DeWitt's Final Report cited numerous reports of unauthorized radio and light signals on the West Coast as evidence of the need for evacuation. Those claims were directly contradicted by reports DeWitt received from the Federal Communications Commission (FCC), which monitored transmissions on the West Coast and provided its findings on a continuous basis to DeWitt. According to an April 1944 letter from FCC Chairman James L. Fly to the Attorney General, the FCC's Radio Intelligence Division conducted a 24-hour surveillance of the entire radio spectrum from December 1941 to July 1, 1942. At the request of DeWitt, the Commission supplemented its sophisticated surveillance apparatus with mobile direction-finding intercept units to pick up ship-to-shore transmissions. The Commission was "deluged" with reports of suspicious transmissions; upon investigation, no transmission was ever found to be "other than legitimate." DeWitt's Final Report claimed that reports of radio and light signaling were virtually eliminated after the evacuation. The FCC found that the number of reports was not affected by the evacuation. Finally, DeWitt had asserted in a memorandum to the Assistant to the Attorney General that he did not have the capacity to track down suspected transmitters to an area smaller than a city block. The FCC in fact had the capacity to pinpoint a transmitter to a particular room within a building. Letter from FCC Chairman James L. Fly to Attorney General Francis Biddle (Apr. 4, 1944) (Complaint, Exhibit E).
Numerous aspects of the exclusion and internment program were challenged in civil and criminal proceedings during the war.
Several of those cases reached the Supreme Court, where the constitutionality of the government's treatment of Japanese Americans was tested. In Hirabayashi v. United States, 320 U.S. 81, 87 L. Ed. 1774, 63 S. Ct. 1375 (1943), the Court considered whether the imposition of curfew regulations on Japanese Americans was a legitimate exercise of the constitutional power to wage war.
In Korematsu v. United States, 323 U.S. 214, 89 L. Ed. 194, 65 S. Ct. 193 (1944), the same issue was raised with respect to the decision to exclude Japanese Americans from the West Coast.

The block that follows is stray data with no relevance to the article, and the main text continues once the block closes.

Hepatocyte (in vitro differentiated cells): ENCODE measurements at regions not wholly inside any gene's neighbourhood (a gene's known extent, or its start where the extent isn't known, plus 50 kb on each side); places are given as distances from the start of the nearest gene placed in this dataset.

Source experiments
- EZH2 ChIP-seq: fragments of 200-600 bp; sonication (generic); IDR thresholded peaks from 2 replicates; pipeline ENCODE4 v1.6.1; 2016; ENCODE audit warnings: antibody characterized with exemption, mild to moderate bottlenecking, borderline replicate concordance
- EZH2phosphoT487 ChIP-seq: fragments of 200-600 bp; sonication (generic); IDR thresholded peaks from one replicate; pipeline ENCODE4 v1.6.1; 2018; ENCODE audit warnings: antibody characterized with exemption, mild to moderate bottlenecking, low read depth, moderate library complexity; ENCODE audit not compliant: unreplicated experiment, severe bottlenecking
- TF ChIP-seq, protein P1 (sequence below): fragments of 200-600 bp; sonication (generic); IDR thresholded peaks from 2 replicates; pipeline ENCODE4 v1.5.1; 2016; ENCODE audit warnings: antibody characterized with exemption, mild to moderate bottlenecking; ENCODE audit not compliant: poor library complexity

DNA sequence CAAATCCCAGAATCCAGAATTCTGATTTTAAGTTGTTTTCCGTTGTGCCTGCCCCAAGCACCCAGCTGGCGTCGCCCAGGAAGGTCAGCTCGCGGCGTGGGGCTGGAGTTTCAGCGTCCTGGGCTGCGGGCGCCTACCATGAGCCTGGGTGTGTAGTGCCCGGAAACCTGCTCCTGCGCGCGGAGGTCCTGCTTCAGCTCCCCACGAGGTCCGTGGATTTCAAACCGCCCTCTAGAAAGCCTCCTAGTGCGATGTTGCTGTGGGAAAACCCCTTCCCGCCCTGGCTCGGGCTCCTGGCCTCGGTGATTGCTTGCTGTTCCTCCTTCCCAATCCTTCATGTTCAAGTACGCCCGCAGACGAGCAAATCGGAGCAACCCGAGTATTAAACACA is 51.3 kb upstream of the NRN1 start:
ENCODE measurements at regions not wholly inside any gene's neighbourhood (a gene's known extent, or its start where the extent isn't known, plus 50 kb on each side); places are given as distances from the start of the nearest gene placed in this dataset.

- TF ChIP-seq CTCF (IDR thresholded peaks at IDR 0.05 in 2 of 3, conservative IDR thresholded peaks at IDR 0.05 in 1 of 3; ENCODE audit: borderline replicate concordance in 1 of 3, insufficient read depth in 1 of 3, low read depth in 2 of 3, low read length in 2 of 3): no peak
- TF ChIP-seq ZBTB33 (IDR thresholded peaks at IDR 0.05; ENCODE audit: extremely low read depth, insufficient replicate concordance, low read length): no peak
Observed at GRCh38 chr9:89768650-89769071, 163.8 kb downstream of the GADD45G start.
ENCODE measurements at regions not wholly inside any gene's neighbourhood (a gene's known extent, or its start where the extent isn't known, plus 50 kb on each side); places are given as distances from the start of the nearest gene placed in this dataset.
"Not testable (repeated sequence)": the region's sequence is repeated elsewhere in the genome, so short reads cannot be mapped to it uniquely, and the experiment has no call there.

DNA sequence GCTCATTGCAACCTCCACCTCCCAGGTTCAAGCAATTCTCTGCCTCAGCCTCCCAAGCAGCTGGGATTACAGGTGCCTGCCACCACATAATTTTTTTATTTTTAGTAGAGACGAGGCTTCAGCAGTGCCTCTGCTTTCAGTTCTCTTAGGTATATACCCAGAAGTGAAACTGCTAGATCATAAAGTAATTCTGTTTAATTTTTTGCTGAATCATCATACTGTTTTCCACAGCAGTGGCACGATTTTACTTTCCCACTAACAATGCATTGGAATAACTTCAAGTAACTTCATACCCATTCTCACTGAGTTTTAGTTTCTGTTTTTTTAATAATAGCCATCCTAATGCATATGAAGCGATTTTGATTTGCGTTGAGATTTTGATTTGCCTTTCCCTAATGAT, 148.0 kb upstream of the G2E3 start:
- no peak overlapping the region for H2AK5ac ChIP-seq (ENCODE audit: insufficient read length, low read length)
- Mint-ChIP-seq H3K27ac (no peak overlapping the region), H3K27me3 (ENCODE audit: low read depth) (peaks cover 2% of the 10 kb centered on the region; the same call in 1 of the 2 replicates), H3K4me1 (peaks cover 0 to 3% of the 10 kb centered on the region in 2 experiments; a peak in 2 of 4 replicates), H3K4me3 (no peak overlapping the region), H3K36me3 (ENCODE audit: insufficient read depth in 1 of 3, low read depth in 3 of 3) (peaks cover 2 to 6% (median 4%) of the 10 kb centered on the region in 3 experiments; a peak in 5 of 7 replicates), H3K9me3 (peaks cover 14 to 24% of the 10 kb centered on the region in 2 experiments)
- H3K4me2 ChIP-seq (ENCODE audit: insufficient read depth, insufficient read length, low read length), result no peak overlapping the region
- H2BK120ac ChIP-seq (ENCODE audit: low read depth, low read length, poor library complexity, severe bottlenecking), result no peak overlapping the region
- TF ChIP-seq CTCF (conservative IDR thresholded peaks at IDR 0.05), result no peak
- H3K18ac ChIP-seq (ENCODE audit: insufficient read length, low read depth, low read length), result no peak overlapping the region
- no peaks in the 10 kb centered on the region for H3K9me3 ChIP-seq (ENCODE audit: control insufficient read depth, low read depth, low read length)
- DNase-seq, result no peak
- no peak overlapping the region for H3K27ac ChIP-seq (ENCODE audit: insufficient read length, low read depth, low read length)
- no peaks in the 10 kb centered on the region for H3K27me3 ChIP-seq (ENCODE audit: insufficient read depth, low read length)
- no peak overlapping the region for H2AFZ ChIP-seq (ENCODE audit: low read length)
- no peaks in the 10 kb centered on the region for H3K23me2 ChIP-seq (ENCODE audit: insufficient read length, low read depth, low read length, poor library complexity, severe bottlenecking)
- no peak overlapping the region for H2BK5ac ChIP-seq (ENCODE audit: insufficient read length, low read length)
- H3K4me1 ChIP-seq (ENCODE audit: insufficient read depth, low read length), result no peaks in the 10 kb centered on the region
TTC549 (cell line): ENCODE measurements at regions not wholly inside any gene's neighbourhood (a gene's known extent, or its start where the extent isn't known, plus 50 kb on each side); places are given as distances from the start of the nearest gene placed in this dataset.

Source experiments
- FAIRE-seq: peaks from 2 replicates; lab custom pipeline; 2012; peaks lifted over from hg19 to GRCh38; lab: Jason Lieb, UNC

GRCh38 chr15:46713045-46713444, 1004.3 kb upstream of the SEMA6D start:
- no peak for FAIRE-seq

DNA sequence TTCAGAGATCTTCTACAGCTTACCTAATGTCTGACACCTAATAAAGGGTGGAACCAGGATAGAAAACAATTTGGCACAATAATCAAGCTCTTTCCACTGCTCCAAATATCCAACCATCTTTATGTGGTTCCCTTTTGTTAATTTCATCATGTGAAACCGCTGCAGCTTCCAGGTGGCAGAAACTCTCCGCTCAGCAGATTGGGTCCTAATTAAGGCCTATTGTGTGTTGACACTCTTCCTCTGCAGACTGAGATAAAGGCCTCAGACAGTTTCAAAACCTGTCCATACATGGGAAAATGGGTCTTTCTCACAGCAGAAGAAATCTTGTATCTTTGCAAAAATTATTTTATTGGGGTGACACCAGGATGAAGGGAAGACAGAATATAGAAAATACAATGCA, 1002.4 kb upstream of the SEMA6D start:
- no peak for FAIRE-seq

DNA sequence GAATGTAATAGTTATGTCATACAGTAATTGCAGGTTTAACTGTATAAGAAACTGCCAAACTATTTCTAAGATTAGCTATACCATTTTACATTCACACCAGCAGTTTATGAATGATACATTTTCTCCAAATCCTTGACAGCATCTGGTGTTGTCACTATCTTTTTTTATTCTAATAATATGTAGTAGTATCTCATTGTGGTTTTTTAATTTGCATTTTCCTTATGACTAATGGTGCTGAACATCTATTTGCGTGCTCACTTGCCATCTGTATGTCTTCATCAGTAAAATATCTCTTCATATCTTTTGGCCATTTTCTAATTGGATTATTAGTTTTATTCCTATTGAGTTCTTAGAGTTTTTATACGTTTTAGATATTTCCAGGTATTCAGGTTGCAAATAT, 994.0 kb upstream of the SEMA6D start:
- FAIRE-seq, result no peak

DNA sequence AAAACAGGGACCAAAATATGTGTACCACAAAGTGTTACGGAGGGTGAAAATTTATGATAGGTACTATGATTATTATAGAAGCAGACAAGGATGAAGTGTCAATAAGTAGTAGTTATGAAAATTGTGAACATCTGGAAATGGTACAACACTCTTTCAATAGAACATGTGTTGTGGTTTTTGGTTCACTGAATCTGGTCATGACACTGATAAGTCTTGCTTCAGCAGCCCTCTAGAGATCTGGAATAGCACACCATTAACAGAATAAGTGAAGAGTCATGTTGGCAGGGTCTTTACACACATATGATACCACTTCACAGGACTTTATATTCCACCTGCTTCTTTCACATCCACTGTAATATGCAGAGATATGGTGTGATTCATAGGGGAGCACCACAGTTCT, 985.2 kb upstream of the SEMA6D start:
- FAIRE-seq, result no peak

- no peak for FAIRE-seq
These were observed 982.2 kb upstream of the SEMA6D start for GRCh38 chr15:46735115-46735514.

The information gathered by the FBI, the FCC, and Naval Intelligence which minimized General DeWitt's theory of a mass threat gradually came to the Justice Department's attention as it prepared to defend these cases before the Supreme Court. Once in possession of these facts, Department officials disagreed among themselves about whether disclosure was required. That issue was initially raised by Edward Ennis, Director of the Justice Department's Alien Enemy Control Unit, during preparation of the Hirabayashi brief. Ennis, who had learned of Lieutenant Ringle's intelligence work,
summarized Ringle's conclusions about the "Japanese Problem" in a memorandum to the Solicitor General. See Memorandum from Ennis to Solicitor General Charles Fahy (Apr. 30, 1943) (Complaint, Exhibit J). Ennis then noted that the government planned to argue in Hirabayashi that mass evacuation was required because individual, selective evacuation would have been "impractical and insufficient." But, he pointed out, this argument was significantly undercut by the fact that "the only Intelligence agency responsible for advising Gen. DeWitt gave him advice directly to the contrary." Memorandum at 3. Ennis suggested that the Department had a duty to disclose the report to the Court. "Any other course of conduct might approximate the suppression of evidence." Id. at 4.
Despite Ennis' memorandum, the Hirabayashi brief did not mention Ringle's conclusions.
The government instead argued that its actions were reasonable based on the gravity of the military situation following Pearl Harbor, the danger of an attack on the West Coast, the potential for sabotage by an unknown number of disloyal Japanese Americans, and the inability to determine loyalty on short notice. As evidence of these conclusions, the government cited the historic animus toward the Japanese on the West Coast, the substantial portion of the Japanese American population comprised of aliens, the prevalence of dual citizenship among Japanese Americans, their practice of Shintoism, which includes among its beliefs the divinity of the Japanese emperor, the large number of American-born children of Japanese parents who were educated in Japan or in Japanese language schools on the West Coast, and the links between West Coast Japanese organizations and Japan. The government drew this evidence from facts -- found in congressional hearings, newspaper reports, and general articles and books -- that "embrace the general military, political, economic, and social conditions under which ...